Monday through Thursday evenings around five pm, I drive in to my school’s small animal hospital to collect spit from dogs. I’ve learned a lot about how to get spit out of a dog. It helps to have the right tools. If your subject is an adult human, you can ask them to drool into a cup. (Don’t actually spit! The manual doesn’t say why, but when I tried it, my spit contained long mucin strands which made it difficult to pipette up into a vial for storage.) If your subject doesn’t speak the same language as you do — mine don’t — or is otherwise recalcitrant, you might extract the spit with a small cotton rope. However, a new tool is now on the market: the Sorbette, a small sponge on a stick available from Salimetrics. (My endocrinology professor, upon hearing about Salimetrics, said: “An entire company dedicated to saliva? Who knew?”) Oh, wait. The Sorbette isn't actually all that new as technology goes: it turns out to just be an eye sponge. Not knowing much about eyes, I presume it is for adding things to or taking things away from them. But it's now also marketed to us spit collectors.
Salimetrics tells me to insert two Sorbettes under my subject's tongue and hold them there for a full minute. I should not swab. I did try this a few times. My subjects inevitably act like I have stuck a hot poker under their tongues, rolling their eyes and chewing madly. No Sorbettes have been damaged in this process, but it was only a matter of time. Also, the amount of saliva I actually acquired was too low for the assay I intended to perform on it.
So now I stick three Sorbettes in the side of the dog's mouth; this bothers them less, even with the greater mass. There also seems to be a fair amount of spit accumulating in the forward lower part of the dog’s mouth, between the outer edge of his teeth and inside his lip. And I do swab. The collection manual, when consulted, explained that swabbing is bad because it means you'll collect saliva from various different salivary glands, and so the levels of whatever you're testing might vary based on how much spit you get from which gland. This is a more important consideration for some other substances than for cortisol, which is what I care about.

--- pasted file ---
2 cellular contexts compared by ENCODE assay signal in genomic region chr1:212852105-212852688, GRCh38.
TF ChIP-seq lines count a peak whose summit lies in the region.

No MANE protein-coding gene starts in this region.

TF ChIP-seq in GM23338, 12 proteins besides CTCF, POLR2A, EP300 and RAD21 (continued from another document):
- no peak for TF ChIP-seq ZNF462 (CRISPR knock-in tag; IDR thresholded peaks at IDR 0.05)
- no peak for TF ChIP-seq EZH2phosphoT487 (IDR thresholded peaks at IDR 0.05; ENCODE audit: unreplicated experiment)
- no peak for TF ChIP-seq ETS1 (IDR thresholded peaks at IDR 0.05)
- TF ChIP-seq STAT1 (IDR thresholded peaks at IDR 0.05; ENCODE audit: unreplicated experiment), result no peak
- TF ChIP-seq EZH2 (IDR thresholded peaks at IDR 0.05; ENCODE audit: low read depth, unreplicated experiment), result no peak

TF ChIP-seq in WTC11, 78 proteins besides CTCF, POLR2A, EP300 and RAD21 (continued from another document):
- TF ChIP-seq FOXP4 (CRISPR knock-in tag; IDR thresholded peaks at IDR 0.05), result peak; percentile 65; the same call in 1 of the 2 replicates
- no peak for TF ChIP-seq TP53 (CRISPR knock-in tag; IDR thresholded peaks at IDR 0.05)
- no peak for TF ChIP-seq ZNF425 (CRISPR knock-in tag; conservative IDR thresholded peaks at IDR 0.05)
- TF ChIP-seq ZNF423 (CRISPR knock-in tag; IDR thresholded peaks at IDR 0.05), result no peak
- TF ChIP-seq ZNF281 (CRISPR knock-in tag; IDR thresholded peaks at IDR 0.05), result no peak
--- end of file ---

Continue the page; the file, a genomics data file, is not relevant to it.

Even so, the quantities of spit still occasionally leave something to be desired. My suspicion is that anxious dogs — which my study dogs are; that’s the point — just make less saliva than calm dogs, because their sympathetic nervous system is activated and telling them that making things which are useful for the process of digestion is not appropriate at this time. Eat later, worry about being stuck in the hospital now. In order to turn on the rest-and-digest parasympathetic nervous system, I have attempted waving treats under my subjects’ noses. Well, I’ve tried this once so far, and I did get a nice large sample that night. I left the treat behind with the dog; he was too anxious at the moment to ingest it, but I have hopes that he came around in my absence.
Once I have my sample, I balance it on a plate of ice and carry it upstairs to the clinical sciences laboratory, where I centrifuge it (3250 rpm, 15 minutes) so that it spins its way out of the sponge and into the tapered bottom of its vial. I then pipette it into a cryovial and secrete it in a -80° freezer. Done! When I have enough samples, I’ll perform an ELISA assay on them to find out how much cortisol is in each. I imagine I’ll report on that in detail here.